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IMOOfest 2012 Night 1: showing off variety in improvised music (review)

Clarinetist Lori Freedman played through the bell of her clarinet during her solo concert at IMOOfest 2012  ©Brett Delmage, 2012

IMOOfest 2012, Night 1
Friday, October 5, 2012
Club SAW, Arts Court

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Improvised music sounds all the same... except when it comes to timbres, textures, colours, instrumentation and just about everything else. OK so really, improvised music sounds all the... different.

The first-ever IMOO Festival exemplified that, with its dynamic groups and experimental spirit. Friday kicked off the first night of festivities at Club SAW. It was the first time IMOO (the Improvising Musicians of Ottawa/Outaouais) had ever held a concert in that space.

It featured Craig Pedersen, Northern Sound Electrical System, Alternator, and Lori Freedman, playing to the most attentive audience I can ever recall seeing: something that Freedman acknowledged by cupping her ear and pointing to the audience with a smile at the end of her set.

The first performance of the evening was by IMOO co-organizer Craig Pedersen. who explored all of the sounds available on his trumpet by giving it a lot of air, clicking the keys, and making a variety of sounds that ranged from wah wah, to the human voice, to animalistic sounds including what resembled a mosquito approaching the ear. These sounds were all thematically connected by his frequent displacement of the piston closest to the mouthpiece of the instrument, giving the trumpet a thicker tone.

The second performance was by Northern Sound Electrical System: a group consisting of guitarists David Jackson and Scott Terry as well as laptop sound artist Brad Crowe. Their style of playing was spacey, floaty, and extraterrestrial in nature. Their music borrowed a lot from ambient rock groups such as Sigur Ross or some of Robert Fripp’s work with Brian Eno. They sounded somewhat along the lines of what I would imagine an instrumental Pink Floyd would sound like if they were emerging today. At times they could have been Foley artists making sounds for a bat cave filled with hundreds of bats, or a frog's croak created by scratching the guitar strings. The group used a wide range of electronics, loops, and devices such as a slide, an e-bow, a bow, and even a cell-phone pointed to the guitar’s pickups. They finished their non-stop, no-silence set with an extended decrescendo.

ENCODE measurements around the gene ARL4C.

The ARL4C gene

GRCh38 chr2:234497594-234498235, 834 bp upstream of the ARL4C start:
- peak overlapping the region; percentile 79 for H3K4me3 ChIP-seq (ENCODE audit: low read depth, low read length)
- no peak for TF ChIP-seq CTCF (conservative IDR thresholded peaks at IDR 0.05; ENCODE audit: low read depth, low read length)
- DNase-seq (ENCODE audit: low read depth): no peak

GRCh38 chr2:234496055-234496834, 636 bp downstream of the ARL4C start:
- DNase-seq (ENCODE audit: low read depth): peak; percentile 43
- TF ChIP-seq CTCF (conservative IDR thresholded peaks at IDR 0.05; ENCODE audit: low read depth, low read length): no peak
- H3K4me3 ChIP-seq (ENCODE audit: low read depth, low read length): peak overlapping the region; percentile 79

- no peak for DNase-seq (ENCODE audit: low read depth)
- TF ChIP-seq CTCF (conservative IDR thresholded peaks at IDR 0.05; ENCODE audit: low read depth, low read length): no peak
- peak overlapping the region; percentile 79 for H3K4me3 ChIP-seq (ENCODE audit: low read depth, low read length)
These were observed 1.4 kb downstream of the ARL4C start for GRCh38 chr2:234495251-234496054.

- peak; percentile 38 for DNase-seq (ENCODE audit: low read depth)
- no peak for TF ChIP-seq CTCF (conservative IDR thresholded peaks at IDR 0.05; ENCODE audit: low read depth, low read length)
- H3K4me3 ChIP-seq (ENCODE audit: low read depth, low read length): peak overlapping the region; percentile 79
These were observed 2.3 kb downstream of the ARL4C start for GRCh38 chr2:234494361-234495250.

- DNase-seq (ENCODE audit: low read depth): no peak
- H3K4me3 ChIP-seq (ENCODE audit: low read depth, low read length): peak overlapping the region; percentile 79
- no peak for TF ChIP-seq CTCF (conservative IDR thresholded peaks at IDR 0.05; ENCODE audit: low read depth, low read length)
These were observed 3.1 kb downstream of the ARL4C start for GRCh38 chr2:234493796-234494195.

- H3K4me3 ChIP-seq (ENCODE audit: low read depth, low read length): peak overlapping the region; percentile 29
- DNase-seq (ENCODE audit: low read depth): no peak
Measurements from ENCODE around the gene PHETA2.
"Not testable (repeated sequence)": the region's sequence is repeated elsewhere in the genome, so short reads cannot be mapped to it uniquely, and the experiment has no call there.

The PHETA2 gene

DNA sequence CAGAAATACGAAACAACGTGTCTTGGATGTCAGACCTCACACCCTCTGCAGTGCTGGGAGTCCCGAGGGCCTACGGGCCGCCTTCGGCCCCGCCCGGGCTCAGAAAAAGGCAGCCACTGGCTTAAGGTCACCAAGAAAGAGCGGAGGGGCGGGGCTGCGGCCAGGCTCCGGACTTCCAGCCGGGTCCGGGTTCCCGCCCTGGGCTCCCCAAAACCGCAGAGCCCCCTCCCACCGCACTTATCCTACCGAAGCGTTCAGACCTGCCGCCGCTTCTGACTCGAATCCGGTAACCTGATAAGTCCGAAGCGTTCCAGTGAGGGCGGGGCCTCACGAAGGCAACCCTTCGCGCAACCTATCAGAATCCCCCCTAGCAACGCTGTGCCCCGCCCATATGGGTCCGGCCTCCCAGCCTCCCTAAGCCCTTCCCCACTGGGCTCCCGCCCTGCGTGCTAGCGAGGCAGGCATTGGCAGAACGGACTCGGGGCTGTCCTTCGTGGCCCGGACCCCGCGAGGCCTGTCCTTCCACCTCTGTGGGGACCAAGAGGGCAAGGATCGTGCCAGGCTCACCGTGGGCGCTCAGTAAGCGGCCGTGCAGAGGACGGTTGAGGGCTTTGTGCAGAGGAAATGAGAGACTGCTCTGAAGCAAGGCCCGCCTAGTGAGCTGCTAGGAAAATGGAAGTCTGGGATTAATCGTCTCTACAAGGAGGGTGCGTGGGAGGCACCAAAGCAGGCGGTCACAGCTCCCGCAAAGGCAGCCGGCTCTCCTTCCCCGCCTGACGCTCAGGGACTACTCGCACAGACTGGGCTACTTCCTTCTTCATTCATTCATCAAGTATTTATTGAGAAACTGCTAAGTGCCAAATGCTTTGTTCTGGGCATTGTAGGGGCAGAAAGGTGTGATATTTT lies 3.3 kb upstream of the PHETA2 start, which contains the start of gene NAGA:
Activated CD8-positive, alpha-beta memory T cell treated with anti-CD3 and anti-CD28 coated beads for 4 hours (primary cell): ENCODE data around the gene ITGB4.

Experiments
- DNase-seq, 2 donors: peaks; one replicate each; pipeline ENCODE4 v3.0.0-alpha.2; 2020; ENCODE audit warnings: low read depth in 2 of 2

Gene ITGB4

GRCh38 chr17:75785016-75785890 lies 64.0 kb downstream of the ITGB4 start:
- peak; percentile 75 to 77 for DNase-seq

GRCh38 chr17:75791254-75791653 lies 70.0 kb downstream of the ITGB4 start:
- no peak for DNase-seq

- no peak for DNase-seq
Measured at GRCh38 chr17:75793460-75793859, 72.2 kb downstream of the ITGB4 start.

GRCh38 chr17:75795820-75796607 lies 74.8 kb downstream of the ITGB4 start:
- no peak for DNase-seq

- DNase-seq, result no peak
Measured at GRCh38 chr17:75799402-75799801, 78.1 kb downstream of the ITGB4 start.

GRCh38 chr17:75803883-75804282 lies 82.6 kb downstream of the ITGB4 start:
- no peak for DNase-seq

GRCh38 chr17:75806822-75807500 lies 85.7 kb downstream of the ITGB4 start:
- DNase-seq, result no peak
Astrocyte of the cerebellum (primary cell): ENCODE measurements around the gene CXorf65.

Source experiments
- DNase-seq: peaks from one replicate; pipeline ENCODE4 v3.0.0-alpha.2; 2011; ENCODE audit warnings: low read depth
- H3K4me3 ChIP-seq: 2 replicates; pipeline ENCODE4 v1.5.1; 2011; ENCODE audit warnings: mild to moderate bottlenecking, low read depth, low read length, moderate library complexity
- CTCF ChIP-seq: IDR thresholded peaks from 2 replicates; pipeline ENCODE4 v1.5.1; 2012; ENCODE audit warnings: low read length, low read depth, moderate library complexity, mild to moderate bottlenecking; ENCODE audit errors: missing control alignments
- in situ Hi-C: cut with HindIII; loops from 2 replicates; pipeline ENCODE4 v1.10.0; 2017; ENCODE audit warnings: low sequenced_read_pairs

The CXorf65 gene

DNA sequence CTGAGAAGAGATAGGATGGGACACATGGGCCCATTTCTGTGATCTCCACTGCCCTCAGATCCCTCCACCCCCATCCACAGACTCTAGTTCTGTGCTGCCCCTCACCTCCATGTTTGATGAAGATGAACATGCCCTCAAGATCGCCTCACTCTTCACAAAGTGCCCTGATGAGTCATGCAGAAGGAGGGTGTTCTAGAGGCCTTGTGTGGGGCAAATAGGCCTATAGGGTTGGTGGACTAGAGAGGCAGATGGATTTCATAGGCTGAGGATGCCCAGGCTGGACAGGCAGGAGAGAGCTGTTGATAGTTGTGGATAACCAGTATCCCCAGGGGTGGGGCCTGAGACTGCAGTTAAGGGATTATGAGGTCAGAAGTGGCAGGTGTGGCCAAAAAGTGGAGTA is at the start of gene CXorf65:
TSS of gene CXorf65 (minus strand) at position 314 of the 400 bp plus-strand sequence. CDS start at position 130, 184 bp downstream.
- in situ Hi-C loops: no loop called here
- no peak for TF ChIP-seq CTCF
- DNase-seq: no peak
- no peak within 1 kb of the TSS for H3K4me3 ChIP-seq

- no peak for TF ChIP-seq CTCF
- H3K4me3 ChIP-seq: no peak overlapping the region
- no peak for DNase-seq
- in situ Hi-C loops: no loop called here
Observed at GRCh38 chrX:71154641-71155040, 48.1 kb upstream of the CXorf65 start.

©Brett Delmage, 2012

The third group was Alternator, consisting of guitarist John Higney, cellist Mark Molnar, and bassoonist/saxophonist David Broscoe. Their set of group improvisations was an unusual mash-up of sounds from many different musical directions. Hallowe'en was in the air at the beginning of the set, starting with a low rumble and The-Shining-like screeching. At another point there was a constant bell ringing like Big Ben at noon; another section sounded like thunder. Yet another sound was like that of a low flying plane; Higney produced psychedelic playground tings with his guitar.